Growing international consensus and increasing domestic pressure on the environment in China offer hope ahead of this year’s crucial climate summit in Paris, according to a new report from ECFR.
“China: Taking stock before the Paris climate conference”, is the latest edition of China Analysis, which examines Chinese-language sources to understand the Chinese view on current affairs. This report highlights Chinese commentators who laud the November 2014 climate deal between the U.S. and China (who together account for 40 percent of the world’s CO2 emissions) as an event “with historical meaning” and one that encourages “irresistible progress towards an ecological civilisation.” Other sources highlight the deal as potentially strengthening future US-China interactions in “a new type of great power relations”.
But concern for improved action on climate change and the environment is not limited to the international arena, with increasing Chinese domestic pressure to redress Chinese environmental issues. China’s economy loses $32 billion every year because of environmental degradation, and environmental disasters have caused the deaths of more than 2,000 people every year in the last decade. The report highlights the growing government action to tackle these concerns, with a raft of policy initiatives coming forward in recent months.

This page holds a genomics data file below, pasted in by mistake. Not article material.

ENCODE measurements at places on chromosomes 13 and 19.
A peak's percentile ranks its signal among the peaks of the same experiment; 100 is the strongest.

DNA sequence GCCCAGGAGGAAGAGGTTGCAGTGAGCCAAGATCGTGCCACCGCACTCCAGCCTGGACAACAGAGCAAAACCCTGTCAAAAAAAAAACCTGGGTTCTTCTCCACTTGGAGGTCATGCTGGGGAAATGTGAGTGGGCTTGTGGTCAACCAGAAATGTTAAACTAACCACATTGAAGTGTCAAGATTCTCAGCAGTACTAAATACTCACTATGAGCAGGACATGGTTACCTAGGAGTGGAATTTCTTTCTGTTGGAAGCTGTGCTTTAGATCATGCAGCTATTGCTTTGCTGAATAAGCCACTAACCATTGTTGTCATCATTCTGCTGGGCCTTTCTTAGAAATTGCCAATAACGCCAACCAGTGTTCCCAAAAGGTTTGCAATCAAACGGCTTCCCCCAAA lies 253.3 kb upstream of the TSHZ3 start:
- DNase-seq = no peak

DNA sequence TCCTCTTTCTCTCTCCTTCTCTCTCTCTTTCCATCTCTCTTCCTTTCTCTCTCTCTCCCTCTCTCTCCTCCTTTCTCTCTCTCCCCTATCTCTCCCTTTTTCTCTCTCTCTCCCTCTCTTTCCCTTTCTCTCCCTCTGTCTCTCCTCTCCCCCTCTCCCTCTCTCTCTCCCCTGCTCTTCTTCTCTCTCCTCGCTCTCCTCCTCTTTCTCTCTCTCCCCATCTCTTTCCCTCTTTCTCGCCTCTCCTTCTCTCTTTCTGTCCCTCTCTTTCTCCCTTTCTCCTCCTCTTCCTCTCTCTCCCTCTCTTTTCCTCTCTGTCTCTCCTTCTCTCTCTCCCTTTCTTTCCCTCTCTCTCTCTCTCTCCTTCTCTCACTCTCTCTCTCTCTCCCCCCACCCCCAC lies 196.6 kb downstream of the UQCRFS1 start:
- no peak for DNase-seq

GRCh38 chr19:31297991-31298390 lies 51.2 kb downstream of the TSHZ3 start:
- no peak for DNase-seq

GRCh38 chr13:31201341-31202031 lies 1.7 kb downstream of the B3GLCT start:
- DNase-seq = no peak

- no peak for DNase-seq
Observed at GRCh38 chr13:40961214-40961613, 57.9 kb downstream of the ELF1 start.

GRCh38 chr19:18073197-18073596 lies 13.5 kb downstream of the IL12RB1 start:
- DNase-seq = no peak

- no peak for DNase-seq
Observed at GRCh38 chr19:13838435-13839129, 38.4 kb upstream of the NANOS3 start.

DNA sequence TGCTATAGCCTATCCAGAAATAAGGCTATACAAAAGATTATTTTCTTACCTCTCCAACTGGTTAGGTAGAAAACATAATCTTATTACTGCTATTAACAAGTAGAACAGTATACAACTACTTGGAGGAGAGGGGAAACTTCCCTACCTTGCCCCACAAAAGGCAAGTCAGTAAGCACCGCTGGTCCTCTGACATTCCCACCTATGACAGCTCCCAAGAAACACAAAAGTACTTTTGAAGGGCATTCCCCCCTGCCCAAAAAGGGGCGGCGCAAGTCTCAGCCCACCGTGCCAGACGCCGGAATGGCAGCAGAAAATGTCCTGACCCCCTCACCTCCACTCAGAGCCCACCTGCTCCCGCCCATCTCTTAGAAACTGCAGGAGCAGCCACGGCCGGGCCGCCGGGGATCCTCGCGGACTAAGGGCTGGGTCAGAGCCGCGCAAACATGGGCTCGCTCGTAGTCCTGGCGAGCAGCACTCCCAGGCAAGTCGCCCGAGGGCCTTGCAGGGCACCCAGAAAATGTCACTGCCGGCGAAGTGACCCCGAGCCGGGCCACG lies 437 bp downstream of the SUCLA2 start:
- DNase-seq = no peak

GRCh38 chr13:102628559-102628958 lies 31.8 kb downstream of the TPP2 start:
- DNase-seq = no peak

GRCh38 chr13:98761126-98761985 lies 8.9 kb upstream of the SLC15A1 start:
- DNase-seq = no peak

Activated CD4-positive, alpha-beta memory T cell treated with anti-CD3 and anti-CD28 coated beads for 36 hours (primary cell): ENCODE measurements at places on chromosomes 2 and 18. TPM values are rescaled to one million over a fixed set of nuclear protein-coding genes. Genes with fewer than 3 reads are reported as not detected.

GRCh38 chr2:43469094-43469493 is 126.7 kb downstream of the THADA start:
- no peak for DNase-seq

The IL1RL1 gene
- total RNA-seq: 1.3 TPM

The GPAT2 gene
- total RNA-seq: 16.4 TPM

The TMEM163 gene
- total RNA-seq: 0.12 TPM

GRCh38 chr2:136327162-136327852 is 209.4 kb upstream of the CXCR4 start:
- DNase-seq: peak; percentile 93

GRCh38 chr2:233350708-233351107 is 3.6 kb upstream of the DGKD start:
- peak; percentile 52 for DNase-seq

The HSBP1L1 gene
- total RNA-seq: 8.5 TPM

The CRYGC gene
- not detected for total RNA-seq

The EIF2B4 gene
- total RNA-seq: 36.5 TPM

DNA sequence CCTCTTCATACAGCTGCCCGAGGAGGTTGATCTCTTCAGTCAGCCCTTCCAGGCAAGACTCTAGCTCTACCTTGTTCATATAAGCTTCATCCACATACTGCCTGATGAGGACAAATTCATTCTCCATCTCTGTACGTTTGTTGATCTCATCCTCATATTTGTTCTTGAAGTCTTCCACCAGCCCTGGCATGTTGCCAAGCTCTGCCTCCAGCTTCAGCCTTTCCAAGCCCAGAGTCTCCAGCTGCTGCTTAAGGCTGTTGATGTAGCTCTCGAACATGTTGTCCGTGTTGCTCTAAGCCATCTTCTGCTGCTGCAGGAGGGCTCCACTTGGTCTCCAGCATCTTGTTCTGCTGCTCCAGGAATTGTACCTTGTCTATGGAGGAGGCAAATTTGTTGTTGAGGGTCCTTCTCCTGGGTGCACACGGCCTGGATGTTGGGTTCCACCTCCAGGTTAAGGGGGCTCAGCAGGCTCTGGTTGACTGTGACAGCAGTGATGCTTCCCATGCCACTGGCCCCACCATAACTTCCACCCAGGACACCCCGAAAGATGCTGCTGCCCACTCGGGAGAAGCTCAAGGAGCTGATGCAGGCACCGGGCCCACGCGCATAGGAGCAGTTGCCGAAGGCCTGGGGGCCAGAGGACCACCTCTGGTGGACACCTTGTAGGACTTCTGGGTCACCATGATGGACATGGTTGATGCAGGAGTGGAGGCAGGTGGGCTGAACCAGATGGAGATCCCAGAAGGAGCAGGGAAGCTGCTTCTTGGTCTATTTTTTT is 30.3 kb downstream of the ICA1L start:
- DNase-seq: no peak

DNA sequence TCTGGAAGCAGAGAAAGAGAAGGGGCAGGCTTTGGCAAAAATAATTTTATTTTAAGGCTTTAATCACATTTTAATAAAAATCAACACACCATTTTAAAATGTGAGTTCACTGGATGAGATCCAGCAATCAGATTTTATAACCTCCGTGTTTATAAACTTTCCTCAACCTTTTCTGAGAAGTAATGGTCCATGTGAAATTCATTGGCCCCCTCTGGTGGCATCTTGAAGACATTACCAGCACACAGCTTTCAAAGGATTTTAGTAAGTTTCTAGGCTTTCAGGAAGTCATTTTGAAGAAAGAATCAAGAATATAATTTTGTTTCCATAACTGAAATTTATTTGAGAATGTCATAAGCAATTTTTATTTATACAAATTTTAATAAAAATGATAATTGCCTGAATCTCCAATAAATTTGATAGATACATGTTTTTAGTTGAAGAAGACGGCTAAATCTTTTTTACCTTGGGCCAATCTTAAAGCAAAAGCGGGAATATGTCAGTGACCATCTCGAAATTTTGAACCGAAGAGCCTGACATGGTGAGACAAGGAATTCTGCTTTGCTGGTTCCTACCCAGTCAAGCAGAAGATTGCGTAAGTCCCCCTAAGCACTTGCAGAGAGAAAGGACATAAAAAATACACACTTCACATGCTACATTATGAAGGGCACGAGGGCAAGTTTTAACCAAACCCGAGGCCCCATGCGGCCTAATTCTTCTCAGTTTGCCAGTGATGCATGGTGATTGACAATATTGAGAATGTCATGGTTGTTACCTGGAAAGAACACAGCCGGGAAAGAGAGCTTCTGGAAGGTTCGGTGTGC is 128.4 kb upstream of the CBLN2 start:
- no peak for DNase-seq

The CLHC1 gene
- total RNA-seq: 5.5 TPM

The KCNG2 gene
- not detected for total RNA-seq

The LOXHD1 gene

But the report also highlights some of the limitations to this newfound official enthusiasm. Chinese commentators point to the flaws in systems of government control – above all the limitations of financial sanctions as well as the irresponsibility of local administrations, which are often led by other motivations than justice or environmental preservation.
François Godement, head of ECFR’s Asia & China programme, said:
“China has begun to take action to turn the tide against pollution and unconstrained carbon emissions. For the Chinese people, their polluted environment is of course an even more urgent issue than the longer-term problem of carbon emissions and climate change.
“However, reversing or halting the trend of environmental degradation will require huge and systemic policy change – and, above all, a change in mindset. As China is a state-driven economy and society, government policy and local administrations are key to bringing about change.
“In the end, it comes back to China’s willingness and ability to implement “red lines” on environmental protection that cannot be breached. This process involves one of the thorniest issues in the Chinese political system: accountability.
“Unless the problem becomes a very high priority, China’s government, even if it is uniquely endowed with the power to set objectives, does not have the local and regulatory mechanisms in place to ensure long-term implementation.”
The European Council on Foreign Relations does not take collective positions. ECFR publications only represent the views of its individual authors.